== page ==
Australia: Christians targeted on national TV with false accusations of violence

Australia

Australia
Australia

Last week, members of a Brisbane church were publicly accused on national TV of injuring an LGBT campaigner outside the church by driving cars at her, at nearly full speed.

The accusation, made as Australia goes to the polls in a referendum on whether to redefine marriage to include same-sex marriage, led to huge media coverage. The woman who made the accusation against the church claimed she had been injured “because people drove their cars nearly at full speed into the Yes campaigners here,” adding, “It was extremely scary, extremely irresponsible and police tried to help the people in the cars to get through the crowd of protestors.”

Her comments led to senior politicians, including Prime Minister Malcolm Turnbull, calling for calm from all sides, wrongly implying that the church was partly to blame.

In fact the opposite was true, as the Herald Sun later reported. The church had been due to host a talk by Australian Christian Lobby (ACL) about a controversial school programme. However, the organisers cancelled it that afternoon, on police advice, because of fears of violence from the LGBT activists. Nevertheless, the protestors still blocked the church entrance until they were cleared by the police. The ACL-backed Coalition for Marriage, which opposes the redefinition of marriage, told The Australian newspaper, “They blocked access to the hall in question, preventing access for those seeking to attend the meeting. They then chose to make some very serious allegations, dismissed as false by Queensland Police, as a way of excusing their bullying tactics.”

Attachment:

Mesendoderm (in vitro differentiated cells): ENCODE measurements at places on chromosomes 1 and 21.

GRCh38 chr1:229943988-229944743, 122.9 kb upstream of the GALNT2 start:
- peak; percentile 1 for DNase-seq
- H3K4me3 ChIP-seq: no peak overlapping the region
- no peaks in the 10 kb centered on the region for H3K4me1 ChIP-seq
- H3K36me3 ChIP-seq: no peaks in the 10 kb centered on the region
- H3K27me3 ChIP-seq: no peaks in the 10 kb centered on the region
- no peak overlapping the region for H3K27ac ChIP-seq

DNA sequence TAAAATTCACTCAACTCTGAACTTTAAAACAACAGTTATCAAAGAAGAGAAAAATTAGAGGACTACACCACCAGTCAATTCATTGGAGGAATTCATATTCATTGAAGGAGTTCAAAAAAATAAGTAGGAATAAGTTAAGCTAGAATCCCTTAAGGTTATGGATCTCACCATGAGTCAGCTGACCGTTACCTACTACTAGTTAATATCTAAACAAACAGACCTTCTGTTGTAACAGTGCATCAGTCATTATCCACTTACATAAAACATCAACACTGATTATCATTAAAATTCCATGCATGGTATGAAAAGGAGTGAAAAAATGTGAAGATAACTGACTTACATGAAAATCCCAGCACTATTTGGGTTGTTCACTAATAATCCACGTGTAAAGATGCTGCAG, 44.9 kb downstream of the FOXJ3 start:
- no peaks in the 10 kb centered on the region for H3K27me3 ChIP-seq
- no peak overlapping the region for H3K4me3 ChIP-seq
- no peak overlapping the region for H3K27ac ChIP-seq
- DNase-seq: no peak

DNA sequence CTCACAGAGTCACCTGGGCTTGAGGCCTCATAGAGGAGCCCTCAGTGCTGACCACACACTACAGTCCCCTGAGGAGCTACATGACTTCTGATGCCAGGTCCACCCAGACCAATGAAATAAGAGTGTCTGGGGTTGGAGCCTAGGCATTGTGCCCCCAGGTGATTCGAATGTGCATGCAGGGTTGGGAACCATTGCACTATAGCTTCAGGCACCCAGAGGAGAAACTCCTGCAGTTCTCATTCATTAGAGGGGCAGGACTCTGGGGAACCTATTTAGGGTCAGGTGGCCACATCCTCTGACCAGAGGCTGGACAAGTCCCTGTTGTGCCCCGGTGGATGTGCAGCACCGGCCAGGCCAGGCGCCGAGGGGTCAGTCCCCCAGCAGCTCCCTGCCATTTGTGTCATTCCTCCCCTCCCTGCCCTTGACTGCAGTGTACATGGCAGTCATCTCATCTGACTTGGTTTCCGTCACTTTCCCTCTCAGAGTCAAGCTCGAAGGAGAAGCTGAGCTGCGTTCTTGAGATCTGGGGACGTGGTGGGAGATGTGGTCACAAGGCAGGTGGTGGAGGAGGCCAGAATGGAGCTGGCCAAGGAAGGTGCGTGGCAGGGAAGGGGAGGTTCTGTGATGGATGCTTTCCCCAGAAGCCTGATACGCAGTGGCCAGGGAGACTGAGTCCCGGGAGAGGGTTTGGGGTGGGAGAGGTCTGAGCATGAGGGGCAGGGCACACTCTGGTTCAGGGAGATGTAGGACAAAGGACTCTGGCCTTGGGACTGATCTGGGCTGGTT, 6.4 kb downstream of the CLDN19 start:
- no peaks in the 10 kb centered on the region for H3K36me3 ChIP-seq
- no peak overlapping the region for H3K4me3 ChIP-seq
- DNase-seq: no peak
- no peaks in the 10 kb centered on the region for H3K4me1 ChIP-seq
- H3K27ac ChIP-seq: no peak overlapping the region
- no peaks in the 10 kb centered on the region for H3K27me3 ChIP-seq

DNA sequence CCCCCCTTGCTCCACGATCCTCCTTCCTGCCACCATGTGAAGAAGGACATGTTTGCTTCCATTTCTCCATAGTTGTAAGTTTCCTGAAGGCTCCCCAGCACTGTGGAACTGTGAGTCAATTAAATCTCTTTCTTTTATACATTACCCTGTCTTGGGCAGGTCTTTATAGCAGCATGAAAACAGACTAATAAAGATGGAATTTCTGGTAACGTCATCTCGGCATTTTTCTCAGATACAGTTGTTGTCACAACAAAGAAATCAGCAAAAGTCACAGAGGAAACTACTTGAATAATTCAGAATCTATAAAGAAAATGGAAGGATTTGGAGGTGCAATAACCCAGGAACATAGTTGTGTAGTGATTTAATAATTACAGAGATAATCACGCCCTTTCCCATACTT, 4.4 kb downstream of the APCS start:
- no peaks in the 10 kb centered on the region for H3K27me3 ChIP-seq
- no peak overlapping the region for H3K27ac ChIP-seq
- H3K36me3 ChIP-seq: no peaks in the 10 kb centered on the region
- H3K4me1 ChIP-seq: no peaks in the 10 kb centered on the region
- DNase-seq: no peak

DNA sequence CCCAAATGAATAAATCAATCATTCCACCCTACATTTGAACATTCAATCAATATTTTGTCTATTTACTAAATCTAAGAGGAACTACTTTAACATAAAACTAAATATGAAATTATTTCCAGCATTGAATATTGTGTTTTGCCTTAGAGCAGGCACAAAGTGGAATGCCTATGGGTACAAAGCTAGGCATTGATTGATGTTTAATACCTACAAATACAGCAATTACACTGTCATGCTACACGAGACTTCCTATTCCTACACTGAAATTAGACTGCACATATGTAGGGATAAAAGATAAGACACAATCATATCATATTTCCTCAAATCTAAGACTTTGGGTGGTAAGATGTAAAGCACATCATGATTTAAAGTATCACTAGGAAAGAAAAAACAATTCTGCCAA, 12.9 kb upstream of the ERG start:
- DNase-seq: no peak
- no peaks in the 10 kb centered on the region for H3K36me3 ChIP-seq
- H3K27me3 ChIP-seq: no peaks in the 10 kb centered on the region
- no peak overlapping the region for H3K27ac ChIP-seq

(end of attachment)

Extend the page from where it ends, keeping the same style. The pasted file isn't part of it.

The organiser of the meeting expressed his disappointment that the intimidation had led to the church having to cancel the meeting, saying, “It’s very disappointing that we have to cave into this sort of unruly mob.”

This marks the latest in a series of attacks on religious freedom in Australia. Last week, Barnabas Aid reported how an Australian politician defending religious freedom said that she had been subjected to bigotry worse than racism because she opposed the redefinition of marriage.

 Taken together, the false accusation, nationwide media coverage, and mistaken suggestions from senior politicians that the church were partly to blame, are disturbing developments. These are the sort of tactics we see used against Christians in countries where actual persecution takes place. No one should have ideological beliefs forced on them – whether LGBT or Christian. Tolerance means allowing people to express views you disagree with, not forcing them to subscribe to your views. The latter is the road to totalitarianism, no matter how it is dressed up.